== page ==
How to Grow Japanese Stewartia

Japanese stewartia tree branch with dark green leaves with white camellia-like flowers near pathway

The Spruce / Evgeniya Vlasova

In This Article

The Japanese stewartia is an ideal match for anyone who loves the beauty of rich fall foliage but doesn't have a lot of land to work with. Native to Japan, this small specimen tree is known for its attractive exfoliating bark and delicate blooms that closely resemble camellias, as evidenced by its species name, Stewartia pseudocamellia. The "stewartia" part is named for Scottish nobleman and botanist John Stuart, who had imported the plant to his personal London garden. He later served as British prime minister from 1762 to 1763.

Planted in spring or early summer, this slow-growing, low-maintenance deciduous tree will eventually grow cup-shaped white flowers with showy orange-yellow anthers that develop in the early summer. Its foliage of dark green leaves transforms into gorgeous autumn hues as summer turns to fall. As its leaved shed, a flaky, multi-colored, and pretty patchwork bark is exposed that gives the tree some winter interest. The bark peels away in strips of gray, reddish-brown, and orange.

Botanical Name Stewartia pseudocamellia
Common Name Japanese stewartia
Plant Type Deciduous tree
Mature Size 12-40 ft. tall, 8-25 ft. wide
Sun Exposure Full sun, part shade
Soil Type Moderately fertile, moist, well-drained
Soil pH Neutral to acidic (4.5 to 6.5)
Bloom Time Late summer, fall
Flower Color White flowers; red, orange, burgundy leaves
Hardiness Zones 5-8 (USDA)
Native Area Japan

Japanese Stewartia Care

The Japanese stewartia doesn't always establish itself as easily as other shrubs and trees so it takes tender loving care, or it may fall over. It is commonly sold as either a large multi-stem shrub or as a tree, but it is not a container plant. When choosing a location for your Japanese stewartia, be sure to provide a site that's sheltered from cold, dry winds, which will damage buds and flowers. Do not plant in the fall or winds and storms may topple the the plant, but use supports and stakes to help stabilize the tree.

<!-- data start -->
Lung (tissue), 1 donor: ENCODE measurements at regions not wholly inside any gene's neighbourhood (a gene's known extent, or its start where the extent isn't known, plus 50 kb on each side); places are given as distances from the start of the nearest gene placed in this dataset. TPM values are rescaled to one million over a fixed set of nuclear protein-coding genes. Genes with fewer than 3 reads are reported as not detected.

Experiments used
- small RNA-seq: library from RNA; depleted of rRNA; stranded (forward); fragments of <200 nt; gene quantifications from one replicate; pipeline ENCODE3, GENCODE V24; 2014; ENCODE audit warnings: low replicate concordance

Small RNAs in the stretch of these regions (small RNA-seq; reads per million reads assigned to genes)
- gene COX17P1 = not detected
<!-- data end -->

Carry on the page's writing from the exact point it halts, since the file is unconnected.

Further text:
Since it's a smaller tree, it's a good fit for more compact landscapes. A multi-season tree, consider planting a Japanese stewartia in your front yard or any other focal point (such as near a patio or outdoor room). It's a popular choice because it provides homeowners with a colorful and textural show for every season.

Some suggested companion plants for the Japanese stewartia include the Alice Oakleaf Hydrangea, Sunburst Hypericum, and Green Sheen Japanese Spurge. You can also pair this tree with low-maintenance shrubs, such as shrub roses, viburnum, ninebark, and spirea.

Japanese steawrtia tree branch with dark leaves and white camellia-like flowers and buds closeup

The Spruce / Evgeniya Vlasova

Japanese stewartia tree branch with dark green leaves and buds

The Spruce / Evgeniya Vlasova

Japanese stewartia tree branch with white camellia-like flower surrounded by dark green leaves closeup

The Spruce / Evgeniya Vlasova


This tree grows best in full sun to partial shade. However, the leaves are prone to sunburn in very strong afternoon sun. It should be shaded during the hottest times of the day.


The Japanese stewartia prefers moist, well-drained soils that are moderately fertile.


Water the tree regularly during the first year after planting to facilitate a deep and extensive root system. Maintain watering after its first year for wet, evenly moist soil. These trees should be watered at least weekly for optimal growth and will require deeper watering during extended dry periods. Mulch during cooler months to keep moist.

Temperature and Humidity

If you live in a region with warm summers, plant your Japanese stewartia tree in a protected location where it can receive some shade from the intense afternoon sun (such as the east or north side of either a house or building).


Fertilize your Japanese stewartia during its early years; do so in the spring with an acidifying organic granular fertilizer.

Japanese Stewartia Varieties

  • Silky Stewartia: Deciduous shrub with white flowers
  • Chinese Stewartia: Small flowering tree native to China; fragrant white flowers turn red in fall
  • Upright Stewartia: Deciduous multi-trunked tree or shrub; cup-shaped white flowers and glossy green leaves turn red in fall


Pruning is rarely needed for these trees, but winter (or any time after flowering) is the best time to remove broken branches as well as those that are crossing or rubbing. When working on your tree, be careful not to hit the bark with equipment. The bark is extra thin and susceptible to damage. Prune the lower limbs as the tree grows; in doing so, you will reveal the fascinating spectrum of the bark's colors.

Propagating Japanese Stewartia

You can propagate the Japanese stewartia by softwood cuttings in the early summer or semi-hardwood cuttings in the mid- to late-summer. Though germination is an extremely slow and complex process, you can also propagate Japanese stewartia by seeds sown outdoors in the fall months.